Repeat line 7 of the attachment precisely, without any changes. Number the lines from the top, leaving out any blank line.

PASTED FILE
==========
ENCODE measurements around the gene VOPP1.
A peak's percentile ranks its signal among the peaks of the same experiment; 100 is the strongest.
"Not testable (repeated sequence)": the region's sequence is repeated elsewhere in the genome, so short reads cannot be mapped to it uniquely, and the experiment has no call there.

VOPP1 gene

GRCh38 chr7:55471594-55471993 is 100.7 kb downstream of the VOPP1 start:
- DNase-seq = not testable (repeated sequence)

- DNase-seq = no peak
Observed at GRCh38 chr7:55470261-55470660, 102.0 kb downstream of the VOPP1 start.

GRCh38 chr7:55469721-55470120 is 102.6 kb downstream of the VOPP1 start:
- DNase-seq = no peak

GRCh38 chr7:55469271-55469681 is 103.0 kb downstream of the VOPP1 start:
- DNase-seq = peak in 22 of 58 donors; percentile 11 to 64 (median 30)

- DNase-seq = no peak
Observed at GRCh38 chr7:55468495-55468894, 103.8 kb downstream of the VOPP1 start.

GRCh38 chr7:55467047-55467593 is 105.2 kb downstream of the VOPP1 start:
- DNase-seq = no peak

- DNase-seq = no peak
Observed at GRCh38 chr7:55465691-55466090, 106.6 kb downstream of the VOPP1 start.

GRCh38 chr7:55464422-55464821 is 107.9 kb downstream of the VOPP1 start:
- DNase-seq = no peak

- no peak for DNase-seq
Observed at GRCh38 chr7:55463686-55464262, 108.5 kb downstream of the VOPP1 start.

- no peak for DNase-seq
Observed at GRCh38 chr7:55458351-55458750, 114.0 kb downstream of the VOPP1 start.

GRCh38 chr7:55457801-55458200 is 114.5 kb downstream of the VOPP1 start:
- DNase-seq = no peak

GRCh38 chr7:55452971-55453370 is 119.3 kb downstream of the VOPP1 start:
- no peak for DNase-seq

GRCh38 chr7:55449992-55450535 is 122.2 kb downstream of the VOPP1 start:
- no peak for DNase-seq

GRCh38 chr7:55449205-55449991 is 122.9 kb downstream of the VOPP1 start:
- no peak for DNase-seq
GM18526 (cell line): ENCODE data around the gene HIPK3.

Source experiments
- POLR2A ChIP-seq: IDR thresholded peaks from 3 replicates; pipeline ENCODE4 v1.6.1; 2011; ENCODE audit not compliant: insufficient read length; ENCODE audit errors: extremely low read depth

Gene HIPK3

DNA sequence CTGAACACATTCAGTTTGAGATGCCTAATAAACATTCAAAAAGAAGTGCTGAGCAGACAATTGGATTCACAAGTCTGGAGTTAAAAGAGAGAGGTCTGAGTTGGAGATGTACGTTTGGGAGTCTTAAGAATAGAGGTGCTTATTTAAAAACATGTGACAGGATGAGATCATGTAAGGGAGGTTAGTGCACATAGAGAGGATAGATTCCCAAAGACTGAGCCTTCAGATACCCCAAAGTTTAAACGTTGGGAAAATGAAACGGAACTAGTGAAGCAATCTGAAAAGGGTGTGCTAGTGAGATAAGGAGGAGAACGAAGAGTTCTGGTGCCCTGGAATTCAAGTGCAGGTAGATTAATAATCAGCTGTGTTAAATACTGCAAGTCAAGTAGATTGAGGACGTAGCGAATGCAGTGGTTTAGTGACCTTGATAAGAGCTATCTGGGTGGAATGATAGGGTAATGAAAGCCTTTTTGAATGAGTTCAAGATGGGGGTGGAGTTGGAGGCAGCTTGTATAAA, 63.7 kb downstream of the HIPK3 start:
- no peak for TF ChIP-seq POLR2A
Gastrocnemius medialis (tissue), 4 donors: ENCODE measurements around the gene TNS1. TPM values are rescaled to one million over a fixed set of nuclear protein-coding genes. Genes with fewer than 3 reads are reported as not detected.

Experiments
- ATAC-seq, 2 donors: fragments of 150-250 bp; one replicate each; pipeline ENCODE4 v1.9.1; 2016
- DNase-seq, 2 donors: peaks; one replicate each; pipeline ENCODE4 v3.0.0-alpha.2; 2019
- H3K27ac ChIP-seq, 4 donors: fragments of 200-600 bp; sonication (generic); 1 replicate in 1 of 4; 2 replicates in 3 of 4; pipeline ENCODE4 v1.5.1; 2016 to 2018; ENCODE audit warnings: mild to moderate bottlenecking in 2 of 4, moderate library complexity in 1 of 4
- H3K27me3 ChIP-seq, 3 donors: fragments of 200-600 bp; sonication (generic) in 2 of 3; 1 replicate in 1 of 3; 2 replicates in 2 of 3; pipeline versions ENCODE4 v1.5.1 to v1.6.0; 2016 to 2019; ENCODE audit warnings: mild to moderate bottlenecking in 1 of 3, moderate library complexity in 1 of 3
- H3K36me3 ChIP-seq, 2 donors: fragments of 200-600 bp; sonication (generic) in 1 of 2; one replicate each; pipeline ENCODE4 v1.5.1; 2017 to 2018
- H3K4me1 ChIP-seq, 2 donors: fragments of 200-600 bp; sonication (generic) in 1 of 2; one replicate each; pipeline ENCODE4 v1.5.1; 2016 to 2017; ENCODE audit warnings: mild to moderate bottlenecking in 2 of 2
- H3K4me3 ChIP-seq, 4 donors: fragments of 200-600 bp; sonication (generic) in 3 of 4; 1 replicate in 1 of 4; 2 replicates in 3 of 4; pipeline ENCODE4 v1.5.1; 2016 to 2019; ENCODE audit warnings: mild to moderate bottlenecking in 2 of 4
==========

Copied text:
- DNase-seq = no peak